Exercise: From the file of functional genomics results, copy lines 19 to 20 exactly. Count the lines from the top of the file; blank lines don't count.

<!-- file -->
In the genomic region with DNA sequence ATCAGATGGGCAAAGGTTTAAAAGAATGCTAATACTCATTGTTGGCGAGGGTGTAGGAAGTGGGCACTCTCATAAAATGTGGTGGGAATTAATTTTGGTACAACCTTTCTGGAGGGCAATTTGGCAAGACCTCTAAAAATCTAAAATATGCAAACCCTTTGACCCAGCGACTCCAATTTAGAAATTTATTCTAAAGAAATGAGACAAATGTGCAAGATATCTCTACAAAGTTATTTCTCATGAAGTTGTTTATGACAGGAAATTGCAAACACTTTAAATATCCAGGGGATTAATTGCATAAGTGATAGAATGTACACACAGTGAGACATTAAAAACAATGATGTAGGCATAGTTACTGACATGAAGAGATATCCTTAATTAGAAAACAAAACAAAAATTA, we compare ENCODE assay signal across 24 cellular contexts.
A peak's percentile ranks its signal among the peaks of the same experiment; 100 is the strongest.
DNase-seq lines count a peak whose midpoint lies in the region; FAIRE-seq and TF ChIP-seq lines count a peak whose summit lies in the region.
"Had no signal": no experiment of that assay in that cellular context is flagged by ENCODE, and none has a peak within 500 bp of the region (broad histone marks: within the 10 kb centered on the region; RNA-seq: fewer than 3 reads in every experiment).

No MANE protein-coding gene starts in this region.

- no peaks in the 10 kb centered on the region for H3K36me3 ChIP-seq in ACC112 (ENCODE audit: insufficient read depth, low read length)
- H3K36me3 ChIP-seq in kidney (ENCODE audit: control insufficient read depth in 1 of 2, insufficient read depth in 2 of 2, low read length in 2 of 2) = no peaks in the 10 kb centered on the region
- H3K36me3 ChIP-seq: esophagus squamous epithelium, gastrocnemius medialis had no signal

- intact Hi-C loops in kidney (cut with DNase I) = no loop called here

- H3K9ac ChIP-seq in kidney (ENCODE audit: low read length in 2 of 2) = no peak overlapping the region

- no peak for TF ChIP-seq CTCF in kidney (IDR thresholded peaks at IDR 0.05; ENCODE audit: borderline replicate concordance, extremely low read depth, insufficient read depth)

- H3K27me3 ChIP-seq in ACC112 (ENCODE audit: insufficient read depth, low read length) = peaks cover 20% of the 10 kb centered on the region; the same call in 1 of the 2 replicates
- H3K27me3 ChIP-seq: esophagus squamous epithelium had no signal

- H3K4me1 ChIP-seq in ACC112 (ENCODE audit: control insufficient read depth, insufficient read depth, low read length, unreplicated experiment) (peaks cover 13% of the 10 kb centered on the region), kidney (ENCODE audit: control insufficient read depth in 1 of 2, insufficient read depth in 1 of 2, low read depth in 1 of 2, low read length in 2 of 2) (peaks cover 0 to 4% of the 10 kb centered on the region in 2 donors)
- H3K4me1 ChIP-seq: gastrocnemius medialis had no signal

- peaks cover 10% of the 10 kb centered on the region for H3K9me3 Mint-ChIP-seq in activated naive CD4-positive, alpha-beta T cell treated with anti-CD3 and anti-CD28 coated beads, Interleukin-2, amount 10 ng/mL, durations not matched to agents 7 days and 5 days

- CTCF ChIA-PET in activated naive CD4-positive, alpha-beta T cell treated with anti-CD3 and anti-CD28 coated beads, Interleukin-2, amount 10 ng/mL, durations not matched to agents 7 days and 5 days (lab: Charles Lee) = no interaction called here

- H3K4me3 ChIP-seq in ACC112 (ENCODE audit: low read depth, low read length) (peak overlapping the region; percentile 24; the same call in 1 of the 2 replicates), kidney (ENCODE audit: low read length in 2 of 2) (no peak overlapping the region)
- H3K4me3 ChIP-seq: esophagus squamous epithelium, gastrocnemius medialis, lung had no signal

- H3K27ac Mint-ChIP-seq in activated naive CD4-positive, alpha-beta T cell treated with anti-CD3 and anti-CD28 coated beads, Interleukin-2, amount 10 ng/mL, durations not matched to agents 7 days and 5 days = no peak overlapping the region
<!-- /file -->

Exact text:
- H3K4me3 ChIP-seq: esophagus squamous epithelium, gastrocnemius medialis, lung had no signal

- H3K27ac Mint-ChIP-seq in activated naive CD4-positive, alpha-beta T cell treated with anti-CD3 and anti-CD28 coated beads, Interleukin-2, amount 10 ng/mL, durations not matched to agents 7 days and 5 days = no peak overlapping the region